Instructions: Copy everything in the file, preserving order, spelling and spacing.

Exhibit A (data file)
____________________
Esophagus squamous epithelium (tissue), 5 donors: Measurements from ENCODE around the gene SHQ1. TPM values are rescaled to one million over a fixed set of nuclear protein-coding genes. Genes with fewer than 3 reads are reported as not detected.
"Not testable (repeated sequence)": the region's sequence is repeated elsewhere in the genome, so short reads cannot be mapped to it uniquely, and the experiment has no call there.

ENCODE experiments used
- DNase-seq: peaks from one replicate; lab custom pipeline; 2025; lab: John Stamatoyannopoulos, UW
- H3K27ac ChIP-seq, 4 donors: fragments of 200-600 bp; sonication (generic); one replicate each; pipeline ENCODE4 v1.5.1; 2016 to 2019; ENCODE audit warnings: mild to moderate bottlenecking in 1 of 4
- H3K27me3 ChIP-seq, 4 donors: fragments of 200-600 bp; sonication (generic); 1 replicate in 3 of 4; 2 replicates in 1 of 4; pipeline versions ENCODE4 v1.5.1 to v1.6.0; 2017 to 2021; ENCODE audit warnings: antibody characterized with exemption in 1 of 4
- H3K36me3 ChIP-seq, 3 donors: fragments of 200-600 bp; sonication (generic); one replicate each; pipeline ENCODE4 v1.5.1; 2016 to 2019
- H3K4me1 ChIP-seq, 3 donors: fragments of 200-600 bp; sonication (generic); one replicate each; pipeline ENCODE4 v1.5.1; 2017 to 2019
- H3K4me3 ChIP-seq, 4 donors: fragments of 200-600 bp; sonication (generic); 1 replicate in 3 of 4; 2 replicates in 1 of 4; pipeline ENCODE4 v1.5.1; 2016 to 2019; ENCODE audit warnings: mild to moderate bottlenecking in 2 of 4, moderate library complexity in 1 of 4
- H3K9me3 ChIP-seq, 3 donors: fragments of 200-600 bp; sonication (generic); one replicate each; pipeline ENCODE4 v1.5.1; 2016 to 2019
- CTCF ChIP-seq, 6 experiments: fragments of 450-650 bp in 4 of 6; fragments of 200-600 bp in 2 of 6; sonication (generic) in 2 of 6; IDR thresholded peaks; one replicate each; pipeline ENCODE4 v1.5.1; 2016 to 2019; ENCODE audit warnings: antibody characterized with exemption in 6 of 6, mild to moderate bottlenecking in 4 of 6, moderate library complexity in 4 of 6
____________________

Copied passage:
Esophagus squamous epithelium (tissue), 5 donors: Measurements from ENCODE around the gene SHQ1. TPM values are rescaled to one million over a fixed set of nuclear protein-coding genes. Genes with fewer than 3 reads are reported as not detected.
"Not testable (repeated sequence)": the region's sequence is repeated elsewhere in the genome, so short reads cannot be mapped to it uniquely, and the experiment has no call there.

ENCODE experiments used
- DNase-seq: peaks from one replicate; lab custom pipeline; 2025; lab: John Stamatoyannopoulos, UW
- H3K27ac ChIP-seq, 4 donors: fragments of 200-600 bp; sonication (generic); one replicate each; pipeline ENCODE4 v1.5.1; 2016 to 2019; ENCODE audit warnings: mild to moderate bottlenecking in 1 of 4
- H3K27me3 ChIP-seq, 4 donors: fragments of 200-600 bp; sonication (generic); 1 replicate in 3 of 4; 2 replicates in 1 of 4; pipeline versions ENCODE4 v1.5.1 to v1.6.0; 2017 to 2021; ENCODE audit warnings: antibody characterized with exemption in 1 of 4
- H3K36me3 ChIP-seq, 3 donors: fragments of 200-600 bp; sonication (generic); one replicate each; pipeline ENCODE4 v1.5.1; 2016 to 2019
- H3K4me1 ChIP-seq, 3 donors: fragments of 200-600 bp; sonication (generic); one replicate each; pipeline ENCODE4 v1.5.1; 2017 to 2019
- H3K4me3 ChIP-seq, 4 donors: fragments of 200-600 bp; sonication (generic); 1 replicate in 3 of 4; 2 replicates in 1 of 4; pipeline ENCODE4 v1.5.1; 2016 to 2019; ENCODE audit warnings: mild to moderate bottlenecking in 2 of 4, moderate library complexity in 1 of 4
- H3K9me3 ChIP-seq, 3 donors: fragments of 200-600 bp; sonication (generic); one replicate each; pipeline ENCODE4 v1.5.1; 2016 to 2019
- CTCF ChIP-seq, 6 experiments: fragments of 450-650 bp in 4 of 6; fragments of 200-600 bp in 2 of 6; sonication (generic) in 2 of 6; IDR thresholded peaks; one replicate each; pipeline ENCODE4 v1.5.1; 2016 to 2019; ENCODE audit warnings: antibody characterized with exemption in 6 of 6, mild to moderate bottlenecking in 4 of 6, moderate library complexity in 4 of 6